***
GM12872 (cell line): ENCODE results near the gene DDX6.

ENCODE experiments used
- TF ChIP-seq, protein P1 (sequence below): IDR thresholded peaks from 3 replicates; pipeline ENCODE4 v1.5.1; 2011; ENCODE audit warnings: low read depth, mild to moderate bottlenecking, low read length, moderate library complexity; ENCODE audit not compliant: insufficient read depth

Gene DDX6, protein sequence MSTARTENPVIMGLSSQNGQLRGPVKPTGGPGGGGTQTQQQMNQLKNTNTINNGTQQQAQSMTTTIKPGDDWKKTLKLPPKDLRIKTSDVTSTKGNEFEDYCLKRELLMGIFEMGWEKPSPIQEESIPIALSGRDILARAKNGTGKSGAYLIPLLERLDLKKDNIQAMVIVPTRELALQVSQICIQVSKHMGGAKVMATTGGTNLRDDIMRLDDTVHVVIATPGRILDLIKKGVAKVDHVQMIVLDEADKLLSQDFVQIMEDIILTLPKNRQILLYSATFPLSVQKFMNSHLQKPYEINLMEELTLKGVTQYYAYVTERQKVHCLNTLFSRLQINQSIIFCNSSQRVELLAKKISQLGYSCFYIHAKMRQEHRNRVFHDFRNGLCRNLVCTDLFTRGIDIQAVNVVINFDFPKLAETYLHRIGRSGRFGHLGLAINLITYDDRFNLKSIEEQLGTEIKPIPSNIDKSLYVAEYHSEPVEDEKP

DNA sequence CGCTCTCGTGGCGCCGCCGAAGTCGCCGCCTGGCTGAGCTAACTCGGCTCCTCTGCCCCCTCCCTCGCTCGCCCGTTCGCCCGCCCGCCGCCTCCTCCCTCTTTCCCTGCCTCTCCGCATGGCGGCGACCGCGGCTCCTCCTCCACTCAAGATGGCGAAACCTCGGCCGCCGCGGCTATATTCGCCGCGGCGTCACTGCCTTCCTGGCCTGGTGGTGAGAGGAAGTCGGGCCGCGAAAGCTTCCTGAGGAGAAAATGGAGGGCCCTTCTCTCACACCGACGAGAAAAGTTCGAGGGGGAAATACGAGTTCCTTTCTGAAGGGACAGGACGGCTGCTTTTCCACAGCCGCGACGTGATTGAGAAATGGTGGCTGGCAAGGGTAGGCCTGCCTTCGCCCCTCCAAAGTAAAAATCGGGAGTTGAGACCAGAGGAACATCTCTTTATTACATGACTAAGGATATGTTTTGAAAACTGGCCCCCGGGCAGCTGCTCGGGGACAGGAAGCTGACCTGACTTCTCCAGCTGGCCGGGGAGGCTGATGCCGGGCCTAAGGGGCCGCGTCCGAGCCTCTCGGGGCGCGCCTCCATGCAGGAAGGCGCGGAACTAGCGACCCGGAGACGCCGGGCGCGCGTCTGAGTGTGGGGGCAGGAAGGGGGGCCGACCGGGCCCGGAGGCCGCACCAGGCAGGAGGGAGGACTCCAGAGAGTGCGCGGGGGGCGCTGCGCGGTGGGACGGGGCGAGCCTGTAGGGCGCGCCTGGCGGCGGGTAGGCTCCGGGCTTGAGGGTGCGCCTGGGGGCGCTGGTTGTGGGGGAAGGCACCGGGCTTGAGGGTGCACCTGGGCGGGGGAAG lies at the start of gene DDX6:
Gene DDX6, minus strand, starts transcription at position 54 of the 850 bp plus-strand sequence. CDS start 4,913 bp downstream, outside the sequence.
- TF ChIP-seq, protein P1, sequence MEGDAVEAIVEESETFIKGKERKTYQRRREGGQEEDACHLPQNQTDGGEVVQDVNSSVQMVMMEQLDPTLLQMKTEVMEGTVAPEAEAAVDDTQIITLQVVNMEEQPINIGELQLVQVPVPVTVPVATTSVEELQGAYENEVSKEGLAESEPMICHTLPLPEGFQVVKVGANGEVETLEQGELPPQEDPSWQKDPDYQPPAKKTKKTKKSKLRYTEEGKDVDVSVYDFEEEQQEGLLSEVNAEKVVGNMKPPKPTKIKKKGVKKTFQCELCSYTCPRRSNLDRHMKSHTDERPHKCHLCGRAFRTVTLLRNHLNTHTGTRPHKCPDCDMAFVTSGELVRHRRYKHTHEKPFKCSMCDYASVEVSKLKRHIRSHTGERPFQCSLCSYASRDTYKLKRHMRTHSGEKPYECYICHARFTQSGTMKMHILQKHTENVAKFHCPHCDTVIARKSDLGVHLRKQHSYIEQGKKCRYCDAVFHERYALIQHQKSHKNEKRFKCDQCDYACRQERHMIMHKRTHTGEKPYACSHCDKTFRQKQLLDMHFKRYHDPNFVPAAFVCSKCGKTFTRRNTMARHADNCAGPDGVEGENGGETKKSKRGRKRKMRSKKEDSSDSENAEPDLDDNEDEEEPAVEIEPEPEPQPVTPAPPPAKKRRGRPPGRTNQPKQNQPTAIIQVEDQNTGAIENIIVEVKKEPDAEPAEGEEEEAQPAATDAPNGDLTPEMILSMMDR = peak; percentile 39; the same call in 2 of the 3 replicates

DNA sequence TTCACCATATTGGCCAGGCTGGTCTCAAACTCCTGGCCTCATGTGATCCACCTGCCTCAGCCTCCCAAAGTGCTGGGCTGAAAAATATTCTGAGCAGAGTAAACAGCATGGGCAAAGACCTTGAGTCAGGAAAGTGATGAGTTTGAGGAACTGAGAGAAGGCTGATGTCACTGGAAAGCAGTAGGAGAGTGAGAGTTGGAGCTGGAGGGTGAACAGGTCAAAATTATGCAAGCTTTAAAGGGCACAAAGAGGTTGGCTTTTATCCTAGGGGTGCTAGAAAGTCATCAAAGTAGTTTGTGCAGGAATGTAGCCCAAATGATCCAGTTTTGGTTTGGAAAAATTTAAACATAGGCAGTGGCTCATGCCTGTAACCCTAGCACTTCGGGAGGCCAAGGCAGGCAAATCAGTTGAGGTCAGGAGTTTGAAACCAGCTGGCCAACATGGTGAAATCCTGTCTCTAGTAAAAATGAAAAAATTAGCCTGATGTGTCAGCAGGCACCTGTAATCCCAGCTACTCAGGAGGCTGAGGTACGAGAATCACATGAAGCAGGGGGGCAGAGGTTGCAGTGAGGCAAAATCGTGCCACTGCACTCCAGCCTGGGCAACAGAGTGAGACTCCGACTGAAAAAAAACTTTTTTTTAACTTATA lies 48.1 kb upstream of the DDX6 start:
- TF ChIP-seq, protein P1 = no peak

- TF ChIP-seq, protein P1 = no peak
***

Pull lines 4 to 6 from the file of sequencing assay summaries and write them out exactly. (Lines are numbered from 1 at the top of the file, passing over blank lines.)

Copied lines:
Gene DDX6, protein sequence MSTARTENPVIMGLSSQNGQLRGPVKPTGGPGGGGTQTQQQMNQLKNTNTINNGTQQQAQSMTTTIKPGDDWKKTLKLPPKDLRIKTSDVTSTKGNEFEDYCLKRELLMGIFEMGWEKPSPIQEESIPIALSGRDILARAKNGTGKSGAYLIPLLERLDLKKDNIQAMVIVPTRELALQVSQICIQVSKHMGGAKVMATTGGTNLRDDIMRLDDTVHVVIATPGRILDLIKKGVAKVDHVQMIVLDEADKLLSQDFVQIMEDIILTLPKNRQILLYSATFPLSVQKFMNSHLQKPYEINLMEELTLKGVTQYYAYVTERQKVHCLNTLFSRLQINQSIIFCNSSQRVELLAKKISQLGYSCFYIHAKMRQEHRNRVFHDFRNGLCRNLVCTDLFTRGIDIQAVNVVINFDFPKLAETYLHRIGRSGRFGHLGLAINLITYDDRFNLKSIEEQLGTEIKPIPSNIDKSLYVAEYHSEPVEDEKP

DNA sequence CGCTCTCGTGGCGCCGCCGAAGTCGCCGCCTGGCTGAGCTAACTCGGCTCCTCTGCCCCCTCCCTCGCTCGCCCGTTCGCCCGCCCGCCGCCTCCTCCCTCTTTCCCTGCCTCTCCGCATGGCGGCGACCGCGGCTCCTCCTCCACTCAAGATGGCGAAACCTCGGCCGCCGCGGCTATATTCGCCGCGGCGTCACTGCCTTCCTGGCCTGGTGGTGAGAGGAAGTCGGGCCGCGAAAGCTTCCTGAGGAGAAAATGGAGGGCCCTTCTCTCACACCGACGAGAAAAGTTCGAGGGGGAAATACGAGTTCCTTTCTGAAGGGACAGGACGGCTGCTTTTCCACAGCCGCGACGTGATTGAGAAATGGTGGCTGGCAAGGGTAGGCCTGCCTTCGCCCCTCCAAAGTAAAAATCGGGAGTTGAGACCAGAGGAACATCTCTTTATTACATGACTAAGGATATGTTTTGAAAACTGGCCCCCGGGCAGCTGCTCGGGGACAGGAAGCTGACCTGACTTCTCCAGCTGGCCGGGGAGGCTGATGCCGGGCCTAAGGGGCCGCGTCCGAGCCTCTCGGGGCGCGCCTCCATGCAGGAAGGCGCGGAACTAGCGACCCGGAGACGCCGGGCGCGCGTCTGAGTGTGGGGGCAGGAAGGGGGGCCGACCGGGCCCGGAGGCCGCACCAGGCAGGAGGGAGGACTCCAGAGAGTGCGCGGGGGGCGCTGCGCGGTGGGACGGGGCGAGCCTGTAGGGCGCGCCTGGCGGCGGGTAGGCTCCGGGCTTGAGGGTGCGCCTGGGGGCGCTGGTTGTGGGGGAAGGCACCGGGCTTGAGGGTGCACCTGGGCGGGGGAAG lies at the start of gene DDX6:
Gene DDX6, minus strand, starts transcription at position 54 of the 850 bp plus-strand sequence. CDS start 4,913 bp downstream, outside the sequence.